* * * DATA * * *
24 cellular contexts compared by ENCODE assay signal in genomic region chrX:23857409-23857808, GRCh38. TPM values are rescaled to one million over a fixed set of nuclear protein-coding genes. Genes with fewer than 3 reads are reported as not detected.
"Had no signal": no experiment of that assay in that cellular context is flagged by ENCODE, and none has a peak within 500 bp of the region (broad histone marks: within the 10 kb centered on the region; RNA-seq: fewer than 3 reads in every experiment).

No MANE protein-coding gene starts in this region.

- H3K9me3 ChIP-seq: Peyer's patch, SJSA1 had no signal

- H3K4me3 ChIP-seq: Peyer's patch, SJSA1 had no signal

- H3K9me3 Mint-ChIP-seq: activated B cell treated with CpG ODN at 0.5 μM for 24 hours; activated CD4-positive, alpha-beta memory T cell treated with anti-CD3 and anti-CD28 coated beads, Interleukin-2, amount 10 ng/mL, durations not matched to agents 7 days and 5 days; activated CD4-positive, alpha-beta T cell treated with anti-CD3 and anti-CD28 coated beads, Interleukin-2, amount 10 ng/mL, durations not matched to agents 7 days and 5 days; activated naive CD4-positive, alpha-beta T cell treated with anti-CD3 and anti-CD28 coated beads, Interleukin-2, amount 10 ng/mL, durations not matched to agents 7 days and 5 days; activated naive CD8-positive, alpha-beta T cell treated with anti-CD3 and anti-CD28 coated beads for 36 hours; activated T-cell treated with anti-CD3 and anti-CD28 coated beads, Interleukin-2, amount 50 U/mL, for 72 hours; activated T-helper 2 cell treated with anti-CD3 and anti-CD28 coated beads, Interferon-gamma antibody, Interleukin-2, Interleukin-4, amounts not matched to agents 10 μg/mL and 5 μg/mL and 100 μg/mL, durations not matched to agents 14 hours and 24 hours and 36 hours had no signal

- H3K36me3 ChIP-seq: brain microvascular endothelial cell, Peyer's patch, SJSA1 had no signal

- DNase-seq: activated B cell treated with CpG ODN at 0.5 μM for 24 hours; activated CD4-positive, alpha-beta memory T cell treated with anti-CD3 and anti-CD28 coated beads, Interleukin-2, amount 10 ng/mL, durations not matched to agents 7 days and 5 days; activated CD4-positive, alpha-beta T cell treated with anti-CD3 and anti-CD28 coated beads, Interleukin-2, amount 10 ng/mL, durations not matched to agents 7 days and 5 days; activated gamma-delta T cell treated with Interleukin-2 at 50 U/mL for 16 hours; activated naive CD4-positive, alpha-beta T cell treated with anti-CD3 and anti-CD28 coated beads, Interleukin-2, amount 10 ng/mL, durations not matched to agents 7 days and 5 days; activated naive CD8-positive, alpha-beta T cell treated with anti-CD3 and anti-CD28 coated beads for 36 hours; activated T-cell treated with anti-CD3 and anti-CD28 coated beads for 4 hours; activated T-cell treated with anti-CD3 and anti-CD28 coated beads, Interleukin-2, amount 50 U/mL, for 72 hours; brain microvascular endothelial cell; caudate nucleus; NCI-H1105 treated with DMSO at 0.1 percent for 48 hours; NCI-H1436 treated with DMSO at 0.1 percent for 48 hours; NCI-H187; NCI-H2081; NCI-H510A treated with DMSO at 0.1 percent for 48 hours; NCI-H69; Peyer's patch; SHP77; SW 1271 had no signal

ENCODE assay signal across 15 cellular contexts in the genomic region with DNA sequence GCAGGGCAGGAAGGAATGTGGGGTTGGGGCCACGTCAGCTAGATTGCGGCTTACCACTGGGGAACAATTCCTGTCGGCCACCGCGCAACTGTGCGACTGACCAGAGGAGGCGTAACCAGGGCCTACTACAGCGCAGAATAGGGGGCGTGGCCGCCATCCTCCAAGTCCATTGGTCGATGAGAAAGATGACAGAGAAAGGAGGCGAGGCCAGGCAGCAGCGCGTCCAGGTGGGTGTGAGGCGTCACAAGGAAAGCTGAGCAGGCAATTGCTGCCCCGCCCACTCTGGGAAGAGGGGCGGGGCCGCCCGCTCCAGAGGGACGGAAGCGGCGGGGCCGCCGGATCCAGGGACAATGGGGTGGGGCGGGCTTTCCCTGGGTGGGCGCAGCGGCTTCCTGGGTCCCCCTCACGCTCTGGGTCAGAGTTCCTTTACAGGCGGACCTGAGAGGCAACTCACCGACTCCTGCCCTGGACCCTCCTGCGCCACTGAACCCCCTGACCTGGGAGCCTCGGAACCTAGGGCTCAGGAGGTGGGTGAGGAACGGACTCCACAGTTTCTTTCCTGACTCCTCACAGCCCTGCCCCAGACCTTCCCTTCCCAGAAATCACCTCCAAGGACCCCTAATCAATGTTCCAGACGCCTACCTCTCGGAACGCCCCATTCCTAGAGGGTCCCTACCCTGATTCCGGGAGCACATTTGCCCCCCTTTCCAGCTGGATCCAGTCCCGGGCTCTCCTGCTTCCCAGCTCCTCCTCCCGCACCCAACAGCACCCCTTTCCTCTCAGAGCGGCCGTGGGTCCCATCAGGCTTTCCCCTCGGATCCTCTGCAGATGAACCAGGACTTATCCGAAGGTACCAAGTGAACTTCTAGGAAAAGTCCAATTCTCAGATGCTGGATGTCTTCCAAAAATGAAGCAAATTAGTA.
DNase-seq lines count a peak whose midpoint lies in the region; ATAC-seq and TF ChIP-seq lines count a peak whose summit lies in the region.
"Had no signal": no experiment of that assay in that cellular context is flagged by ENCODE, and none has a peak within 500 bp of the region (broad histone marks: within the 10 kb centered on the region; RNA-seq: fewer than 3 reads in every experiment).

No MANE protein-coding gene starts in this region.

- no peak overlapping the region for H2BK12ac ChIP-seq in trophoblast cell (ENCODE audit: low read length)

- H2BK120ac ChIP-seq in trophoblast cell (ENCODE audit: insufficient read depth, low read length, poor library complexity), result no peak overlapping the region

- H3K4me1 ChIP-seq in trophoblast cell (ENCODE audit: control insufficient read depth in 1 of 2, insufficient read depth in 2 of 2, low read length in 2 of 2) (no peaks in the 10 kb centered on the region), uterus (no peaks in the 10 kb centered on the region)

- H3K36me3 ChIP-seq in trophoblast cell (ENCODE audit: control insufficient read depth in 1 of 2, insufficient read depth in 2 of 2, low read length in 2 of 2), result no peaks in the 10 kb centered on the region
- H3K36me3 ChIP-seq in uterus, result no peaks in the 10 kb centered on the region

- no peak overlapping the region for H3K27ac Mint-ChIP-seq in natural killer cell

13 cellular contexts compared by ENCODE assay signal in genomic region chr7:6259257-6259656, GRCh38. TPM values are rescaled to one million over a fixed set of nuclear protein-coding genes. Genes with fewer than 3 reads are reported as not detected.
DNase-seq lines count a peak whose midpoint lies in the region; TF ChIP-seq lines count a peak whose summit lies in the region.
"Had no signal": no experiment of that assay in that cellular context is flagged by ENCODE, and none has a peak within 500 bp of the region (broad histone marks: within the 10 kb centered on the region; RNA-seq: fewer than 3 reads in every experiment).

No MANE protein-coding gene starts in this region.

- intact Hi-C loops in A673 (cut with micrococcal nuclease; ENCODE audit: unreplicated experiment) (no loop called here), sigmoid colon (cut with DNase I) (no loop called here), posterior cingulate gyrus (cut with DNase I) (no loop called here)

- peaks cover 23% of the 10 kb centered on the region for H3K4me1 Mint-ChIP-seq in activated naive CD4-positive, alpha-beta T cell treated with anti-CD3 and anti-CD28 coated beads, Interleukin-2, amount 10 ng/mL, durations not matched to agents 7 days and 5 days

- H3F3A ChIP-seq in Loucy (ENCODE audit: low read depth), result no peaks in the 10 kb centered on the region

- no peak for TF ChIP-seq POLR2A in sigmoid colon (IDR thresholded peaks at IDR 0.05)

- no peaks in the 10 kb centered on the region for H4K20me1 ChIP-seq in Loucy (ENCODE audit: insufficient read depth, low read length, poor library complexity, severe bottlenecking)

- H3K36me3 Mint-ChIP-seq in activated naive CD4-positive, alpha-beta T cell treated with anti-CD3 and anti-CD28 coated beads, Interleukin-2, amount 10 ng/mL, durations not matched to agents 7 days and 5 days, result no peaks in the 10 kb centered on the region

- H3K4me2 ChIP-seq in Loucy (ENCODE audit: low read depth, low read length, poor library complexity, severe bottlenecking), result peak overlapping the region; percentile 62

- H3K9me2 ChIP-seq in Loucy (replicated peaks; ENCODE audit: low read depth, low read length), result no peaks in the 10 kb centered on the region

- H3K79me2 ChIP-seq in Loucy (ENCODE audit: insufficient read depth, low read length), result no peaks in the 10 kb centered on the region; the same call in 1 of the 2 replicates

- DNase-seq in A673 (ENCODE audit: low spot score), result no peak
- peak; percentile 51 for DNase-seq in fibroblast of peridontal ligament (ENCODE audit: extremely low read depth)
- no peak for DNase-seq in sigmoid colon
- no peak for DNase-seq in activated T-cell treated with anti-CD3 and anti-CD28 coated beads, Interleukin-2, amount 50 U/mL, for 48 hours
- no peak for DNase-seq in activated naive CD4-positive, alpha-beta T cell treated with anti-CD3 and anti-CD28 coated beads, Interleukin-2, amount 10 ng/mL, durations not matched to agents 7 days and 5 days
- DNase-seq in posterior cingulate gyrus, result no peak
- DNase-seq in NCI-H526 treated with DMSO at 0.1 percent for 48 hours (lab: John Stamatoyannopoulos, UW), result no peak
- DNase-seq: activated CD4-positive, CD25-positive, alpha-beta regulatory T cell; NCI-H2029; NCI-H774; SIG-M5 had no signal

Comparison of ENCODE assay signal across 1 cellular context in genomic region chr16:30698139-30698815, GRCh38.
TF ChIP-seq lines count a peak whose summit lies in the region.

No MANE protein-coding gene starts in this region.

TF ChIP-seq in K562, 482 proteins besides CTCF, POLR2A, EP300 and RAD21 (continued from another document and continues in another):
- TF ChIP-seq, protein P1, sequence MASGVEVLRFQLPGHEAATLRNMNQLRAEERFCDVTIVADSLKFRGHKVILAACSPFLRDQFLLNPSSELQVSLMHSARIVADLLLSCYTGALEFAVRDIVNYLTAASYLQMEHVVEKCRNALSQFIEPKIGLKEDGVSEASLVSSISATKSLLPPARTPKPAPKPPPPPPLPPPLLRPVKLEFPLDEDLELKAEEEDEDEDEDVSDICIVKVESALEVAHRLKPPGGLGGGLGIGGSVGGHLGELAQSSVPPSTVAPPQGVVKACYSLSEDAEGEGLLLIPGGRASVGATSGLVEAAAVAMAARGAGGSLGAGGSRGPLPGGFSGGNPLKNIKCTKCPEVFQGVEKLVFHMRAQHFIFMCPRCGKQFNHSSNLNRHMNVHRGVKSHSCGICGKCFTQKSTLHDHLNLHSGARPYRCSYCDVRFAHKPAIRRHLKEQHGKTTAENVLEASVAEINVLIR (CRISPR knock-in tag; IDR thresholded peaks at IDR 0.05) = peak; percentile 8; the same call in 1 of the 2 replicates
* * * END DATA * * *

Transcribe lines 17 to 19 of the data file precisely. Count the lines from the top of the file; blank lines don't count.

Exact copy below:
- H3K36me3 ChIP-seq in uterus, result no peaks in the 10 kb centered on the region

- no peak overlapping the region for H3K27ac Mint-ChIP-seq in natural killer cell

13 cellular contexts compared by ENCODE assay signal in genomic region chr7:6259257-6259656, GRCh38. TPM values are rescaled to one million over a fixed set of nuclear protein-coding genes. Genes with fewer than 3 reads are reported as not detected.